Drought (or Low Rainfall) Gardening
By ISU Extension & Outreach Linn County Master Gardener, Becki Lynch
Although our area is not officially in a drought, we have not experienced such low rainfall for at least 10 years, and we are classified as borderline at this time – so, folks may want to start thinking about their priorities for watering our gardens and landscapes.
First, any newly planted trees, shrubs, and perennials will need to be the priority as their root systems are not developed enough to withstand the dry conditions.
Second, new lawns or repaired lawns –although if the cost was not prohibitive, you may want to try again when conditions change. Roots on new grasses are extremely shallow. Be sure to seed with drought resistant grasses like fine fescues.
Third, plants on sandy soils, windy sites, or other exposed areas. If you have planted matched plants for these conditions, you will have already placed drought resistant shrubs, trees, and plants, and so will not need to supplement the water immediately.
And fourth, be sure to supplement water for any flowering vegetables as this is the time they are setting their fruit.
What about the lawn? If water is not available, you can allow grass to go dormant. Unless conditions are extreme for a long period, it will usually begin growing again once conditions improve. Also, don’t mow grass when it is dormant and not growing. Even when growing, set the mower height at 2 to 3 inches high. High mown grass develops deeper root systems that are better able to withstand drought.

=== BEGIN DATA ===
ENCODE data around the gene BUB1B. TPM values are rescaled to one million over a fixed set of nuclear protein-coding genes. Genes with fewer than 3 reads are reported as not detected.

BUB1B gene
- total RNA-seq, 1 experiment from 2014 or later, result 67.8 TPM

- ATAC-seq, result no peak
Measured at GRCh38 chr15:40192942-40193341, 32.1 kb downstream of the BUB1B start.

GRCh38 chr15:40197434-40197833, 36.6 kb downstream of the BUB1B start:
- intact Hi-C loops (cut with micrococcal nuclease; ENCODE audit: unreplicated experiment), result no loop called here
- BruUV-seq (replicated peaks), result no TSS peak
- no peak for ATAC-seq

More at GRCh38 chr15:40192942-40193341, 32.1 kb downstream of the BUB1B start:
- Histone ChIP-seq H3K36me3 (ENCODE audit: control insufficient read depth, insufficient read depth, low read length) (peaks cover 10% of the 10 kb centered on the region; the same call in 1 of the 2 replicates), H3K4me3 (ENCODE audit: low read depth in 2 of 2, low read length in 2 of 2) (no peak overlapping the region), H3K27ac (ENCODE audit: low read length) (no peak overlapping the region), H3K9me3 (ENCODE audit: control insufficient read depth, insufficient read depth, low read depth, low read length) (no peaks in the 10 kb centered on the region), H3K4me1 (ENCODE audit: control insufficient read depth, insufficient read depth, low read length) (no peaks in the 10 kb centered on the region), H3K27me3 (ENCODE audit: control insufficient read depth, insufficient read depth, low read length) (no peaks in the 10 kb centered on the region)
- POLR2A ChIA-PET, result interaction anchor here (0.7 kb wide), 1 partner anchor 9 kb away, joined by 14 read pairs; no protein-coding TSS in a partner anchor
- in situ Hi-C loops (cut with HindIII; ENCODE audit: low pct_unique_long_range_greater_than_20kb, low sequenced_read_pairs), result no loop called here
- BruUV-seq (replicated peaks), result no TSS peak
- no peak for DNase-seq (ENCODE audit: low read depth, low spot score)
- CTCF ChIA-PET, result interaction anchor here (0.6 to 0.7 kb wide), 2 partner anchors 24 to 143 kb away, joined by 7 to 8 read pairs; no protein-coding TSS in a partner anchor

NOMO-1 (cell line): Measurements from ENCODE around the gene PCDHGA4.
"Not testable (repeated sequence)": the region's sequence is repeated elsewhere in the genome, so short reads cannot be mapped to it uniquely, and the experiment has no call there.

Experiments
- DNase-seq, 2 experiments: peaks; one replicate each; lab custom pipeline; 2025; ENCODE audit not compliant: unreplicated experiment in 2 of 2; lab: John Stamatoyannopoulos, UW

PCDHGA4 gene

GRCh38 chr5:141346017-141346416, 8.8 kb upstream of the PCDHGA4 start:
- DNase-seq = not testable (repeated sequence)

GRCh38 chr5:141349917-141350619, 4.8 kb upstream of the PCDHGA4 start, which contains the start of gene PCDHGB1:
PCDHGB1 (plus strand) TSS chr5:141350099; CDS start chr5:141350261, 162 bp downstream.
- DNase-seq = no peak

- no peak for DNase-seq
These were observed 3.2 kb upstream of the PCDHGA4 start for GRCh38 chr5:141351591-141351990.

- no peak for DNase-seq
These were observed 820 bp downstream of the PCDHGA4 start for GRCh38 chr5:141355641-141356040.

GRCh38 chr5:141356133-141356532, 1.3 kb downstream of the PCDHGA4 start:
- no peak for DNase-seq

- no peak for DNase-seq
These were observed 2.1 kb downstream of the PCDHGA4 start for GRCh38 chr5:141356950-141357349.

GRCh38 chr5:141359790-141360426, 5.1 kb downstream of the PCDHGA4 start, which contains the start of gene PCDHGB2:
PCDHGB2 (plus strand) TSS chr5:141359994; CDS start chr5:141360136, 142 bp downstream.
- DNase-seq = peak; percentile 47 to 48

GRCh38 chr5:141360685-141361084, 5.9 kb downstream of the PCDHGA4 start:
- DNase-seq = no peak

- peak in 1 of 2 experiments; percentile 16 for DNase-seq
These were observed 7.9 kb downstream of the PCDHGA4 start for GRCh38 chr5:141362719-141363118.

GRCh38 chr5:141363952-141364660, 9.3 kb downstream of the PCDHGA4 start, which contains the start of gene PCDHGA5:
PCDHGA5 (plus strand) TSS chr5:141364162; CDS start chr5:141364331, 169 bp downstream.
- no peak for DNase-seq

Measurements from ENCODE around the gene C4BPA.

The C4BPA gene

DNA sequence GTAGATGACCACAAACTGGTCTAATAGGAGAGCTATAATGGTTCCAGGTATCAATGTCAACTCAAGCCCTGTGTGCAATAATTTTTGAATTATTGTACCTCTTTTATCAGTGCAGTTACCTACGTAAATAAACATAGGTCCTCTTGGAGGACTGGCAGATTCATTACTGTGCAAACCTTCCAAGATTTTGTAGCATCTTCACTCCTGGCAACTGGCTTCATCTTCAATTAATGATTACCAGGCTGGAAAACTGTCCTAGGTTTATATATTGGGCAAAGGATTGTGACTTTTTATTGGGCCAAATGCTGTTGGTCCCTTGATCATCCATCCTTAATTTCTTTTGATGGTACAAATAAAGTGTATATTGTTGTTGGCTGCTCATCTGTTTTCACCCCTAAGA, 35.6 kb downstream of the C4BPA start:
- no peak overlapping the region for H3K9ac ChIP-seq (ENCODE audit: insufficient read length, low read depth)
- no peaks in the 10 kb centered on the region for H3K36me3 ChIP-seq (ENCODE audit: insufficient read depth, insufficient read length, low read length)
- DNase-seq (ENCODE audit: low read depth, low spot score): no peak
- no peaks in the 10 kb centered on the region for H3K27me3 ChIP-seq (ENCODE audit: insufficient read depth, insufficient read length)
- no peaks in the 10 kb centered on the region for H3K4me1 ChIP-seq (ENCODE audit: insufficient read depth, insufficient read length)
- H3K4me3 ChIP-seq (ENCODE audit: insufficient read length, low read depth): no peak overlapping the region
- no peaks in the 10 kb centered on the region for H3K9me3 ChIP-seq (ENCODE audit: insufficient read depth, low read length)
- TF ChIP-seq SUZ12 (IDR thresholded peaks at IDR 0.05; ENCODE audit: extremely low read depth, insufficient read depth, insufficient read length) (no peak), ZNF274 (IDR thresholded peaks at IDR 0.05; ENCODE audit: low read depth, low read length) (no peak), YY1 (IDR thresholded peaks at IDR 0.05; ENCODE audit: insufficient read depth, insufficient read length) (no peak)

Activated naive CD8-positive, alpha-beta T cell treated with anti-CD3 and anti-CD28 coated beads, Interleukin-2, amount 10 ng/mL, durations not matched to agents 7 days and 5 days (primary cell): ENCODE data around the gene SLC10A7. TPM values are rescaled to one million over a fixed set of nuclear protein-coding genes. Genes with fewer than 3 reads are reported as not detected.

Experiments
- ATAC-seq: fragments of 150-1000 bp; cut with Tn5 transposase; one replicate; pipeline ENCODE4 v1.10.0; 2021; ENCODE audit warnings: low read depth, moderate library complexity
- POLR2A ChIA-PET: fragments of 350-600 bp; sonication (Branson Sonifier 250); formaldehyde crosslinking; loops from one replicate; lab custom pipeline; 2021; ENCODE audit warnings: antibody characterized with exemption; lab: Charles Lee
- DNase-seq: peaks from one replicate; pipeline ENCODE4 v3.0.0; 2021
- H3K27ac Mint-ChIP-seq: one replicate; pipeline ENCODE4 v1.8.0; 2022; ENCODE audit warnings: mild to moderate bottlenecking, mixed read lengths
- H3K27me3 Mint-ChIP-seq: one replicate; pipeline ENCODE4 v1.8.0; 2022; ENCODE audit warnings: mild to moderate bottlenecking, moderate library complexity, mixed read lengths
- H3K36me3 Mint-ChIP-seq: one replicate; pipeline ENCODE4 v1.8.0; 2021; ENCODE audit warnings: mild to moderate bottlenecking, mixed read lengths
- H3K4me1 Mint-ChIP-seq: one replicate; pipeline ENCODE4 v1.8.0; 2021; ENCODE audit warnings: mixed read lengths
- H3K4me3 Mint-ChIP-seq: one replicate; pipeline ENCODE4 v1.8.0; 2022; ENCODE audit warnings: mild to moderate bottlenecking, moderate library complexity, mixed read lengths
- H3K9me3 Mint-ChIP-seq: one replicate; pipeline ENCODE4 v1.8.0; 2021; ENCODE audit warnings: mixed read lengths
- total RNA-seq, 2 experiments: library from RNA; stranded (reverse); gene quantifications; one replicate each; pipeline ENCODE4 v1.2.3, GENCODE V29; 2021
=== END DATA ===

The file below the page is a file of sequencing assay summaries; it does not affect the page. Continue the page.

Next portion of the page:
Also, here are some tips for watering and general gardening that will help conserve and make the best use of the water we have.
• Water in the early morning, when there is less heat and wind, and so less water lost to evaporation.
• Don’t use overhead sprinklers, which may lose over half the water on a hot day to evaporation. Instead use manual watering, soaker hoses or drip systems. Cover these with mulch, and they lose even less water to the air, and are invisible.
• Water deeply and less often rather than for shorter periods more often. Lawns and bedding plants should be watered to at least 6 inches deep. Perennials, shrubs and trees should be watered to at least 12 inches deep.
• Water established plants only if "really" needed and once they begin to wilt. Many perennials and woody plants may wilt, and not perform best if dry, but will survive.
• For flowers and vegetables, use wider spacing to reduce competition for soil moisture, mulching in between plants.
• Use 3 to 4 inches (after settling) of organic mulch (pine bark, straw or similar) to prevent soil from drying and losing moisture to the air.
• Incorporate organic matter into the soil, which will aid in water retention.
• Fertilize less, both less in amount and less often, and avoid too much high nitrogen fertilizer.
• Choose and place plants properly. Don’t choose plants that prefer moist, and place them in a dry area. And choose plants more resistant to drought. Native plants are an excellent choice.
• Don’t apply pesticides that might cause injury to stressed plants, or in heat, or that need to be watered in.
• Avoid pruning when plants are stressed and not growing.
• Use hoeing and soil cultivation of weeds sparingly. Continually disturbing the soil surface will result in it drying out much faster. But keep weeds down, as they compete with more desirable plants for water.
• Move container plants to more shaded areas.
• Use pottery containers that are glazed on the outside, which prevents much water loss. Or use plastic containers, or set plastic containers if unattractive into more attractive outer pottery ones.
• Don’t crowd too many plants into containers, or use large containers for large plants. This will help keep them from drying out so often, and requiring watering daily or more often.
Resource – University of Vermont Extension, 2011
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